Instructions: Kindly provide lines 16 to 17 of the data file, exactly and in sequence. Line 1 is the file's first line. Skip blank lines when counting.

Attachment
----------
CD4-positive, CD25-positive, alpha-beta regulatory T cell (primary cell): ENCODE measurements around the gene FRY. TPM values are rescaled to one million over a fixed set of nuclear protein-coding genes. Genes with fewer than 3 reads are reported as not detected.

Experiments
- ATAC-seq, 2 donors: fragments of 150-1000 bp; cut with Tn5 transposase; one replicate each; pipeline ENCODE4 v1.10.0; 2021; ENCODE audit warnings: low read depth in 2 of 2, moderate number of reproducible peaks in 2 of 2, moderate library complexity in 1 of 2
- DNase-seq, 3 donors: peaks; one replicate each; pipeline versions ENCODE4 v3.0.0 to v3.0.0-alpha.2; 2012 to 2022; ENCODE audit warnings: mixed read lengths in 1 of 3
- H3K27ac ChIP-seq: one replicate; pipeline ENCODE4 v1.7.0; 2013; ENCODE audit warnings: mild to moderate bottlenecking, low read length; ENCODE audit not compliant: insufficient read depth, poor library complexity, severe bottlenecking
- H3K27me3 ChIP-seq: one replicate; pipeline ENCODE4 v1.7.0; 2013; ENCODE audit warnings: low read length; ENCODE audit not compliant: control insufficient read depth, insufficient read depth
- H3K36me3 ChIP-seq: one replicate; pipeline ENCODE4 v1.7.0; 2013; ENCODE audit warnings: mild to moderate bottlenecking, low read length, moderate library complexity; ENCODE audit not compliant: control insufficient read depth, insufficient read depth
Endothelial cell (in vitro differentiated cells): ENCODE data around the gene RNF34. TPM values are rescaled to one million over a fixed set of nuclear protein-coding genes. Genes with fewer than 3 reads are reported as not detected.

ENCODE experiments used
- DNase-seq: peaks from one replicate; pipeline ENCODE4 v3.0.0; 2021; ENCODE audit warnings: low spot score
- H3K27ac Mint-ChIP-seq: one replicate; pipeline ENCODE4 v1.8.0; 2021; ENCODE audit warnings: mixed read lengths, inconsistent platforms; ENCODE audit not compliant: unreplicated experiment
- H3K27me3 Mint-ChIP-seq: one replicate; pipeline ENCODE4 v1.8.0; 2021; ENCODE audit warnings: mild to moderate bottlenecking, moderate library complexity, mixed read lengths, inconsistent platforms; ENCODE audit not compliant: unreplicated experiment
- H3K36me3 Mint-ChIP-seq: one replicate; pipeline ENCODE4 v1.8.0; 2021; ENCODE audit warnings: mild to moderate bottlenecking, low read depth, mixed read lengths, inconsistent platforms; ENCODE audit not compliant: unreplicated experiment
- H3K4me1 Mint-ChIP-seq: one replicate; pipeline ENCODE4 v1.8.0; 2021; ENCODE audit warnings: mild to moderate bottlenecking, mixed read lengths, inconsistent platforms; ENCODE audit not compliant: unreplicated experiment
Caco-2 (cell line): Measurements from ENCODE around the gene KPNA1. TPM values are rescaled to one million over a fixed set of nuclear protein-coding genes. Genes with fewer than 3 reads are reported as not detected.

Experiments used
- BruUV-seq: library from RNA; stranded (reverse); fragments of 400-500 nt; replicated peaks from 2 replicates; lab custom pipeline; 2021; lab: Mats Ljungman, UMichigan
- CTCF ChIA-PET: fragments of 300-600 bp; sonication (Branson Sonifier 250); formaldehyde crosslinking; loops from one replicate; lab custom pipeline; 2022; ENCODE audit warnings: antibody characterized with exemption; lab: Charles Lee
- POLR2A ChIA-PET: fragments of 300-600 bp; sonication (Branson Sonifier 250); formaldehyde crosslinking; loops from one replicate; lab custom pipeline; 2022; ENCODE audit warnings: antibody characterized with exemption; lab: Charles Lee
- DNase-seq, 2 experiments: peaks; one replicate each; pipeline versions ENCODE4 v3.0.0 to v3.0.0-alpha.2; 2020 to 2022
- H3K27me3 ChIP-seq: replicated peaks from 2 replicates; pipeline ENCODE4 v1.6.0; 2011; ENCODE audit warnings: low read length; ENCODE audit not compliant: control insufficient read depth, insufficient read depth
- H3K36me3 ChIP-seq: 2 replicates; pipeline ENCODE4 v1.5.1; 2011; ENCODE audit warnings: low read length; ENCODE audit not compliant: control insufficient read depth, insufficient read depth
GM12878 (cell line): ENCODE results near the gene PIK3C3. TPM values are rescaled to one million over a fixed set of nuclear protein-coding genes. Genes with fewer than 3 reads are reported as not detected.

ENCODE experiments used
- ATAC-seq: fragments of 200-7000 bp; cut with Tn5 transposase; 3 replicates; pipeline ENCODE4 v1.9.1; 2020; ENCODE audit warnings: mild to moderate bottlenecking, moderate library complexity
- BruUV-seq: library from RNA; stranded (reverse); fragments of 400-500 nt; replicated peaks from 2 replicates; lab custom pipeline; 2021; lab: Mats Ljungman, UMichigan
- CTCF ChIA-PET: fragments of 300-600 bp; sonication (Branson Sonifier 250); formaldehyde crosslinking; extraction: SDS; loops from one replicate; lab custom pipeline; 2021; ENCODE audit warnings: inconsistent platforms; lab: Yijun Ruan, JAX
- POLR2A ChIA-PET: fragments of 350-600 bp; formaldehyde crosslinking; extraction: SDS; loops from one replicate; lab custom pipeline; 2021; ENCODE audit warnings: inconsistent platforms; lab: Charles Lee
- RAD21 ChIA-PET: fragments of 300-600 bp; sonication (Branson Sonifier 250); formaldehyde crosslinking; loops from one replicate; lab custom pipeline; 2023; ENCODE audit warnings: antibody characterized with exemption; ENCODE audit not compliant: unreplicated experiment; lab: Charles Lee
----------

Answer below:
Experiments used
- BruUV-seq: library from RNA; stranded (reverse); fragments of 400-500 nt; replicated peaks from 2 replicates; lab custom pipeline; 2021; lab: Mats Ljungman, UMichigan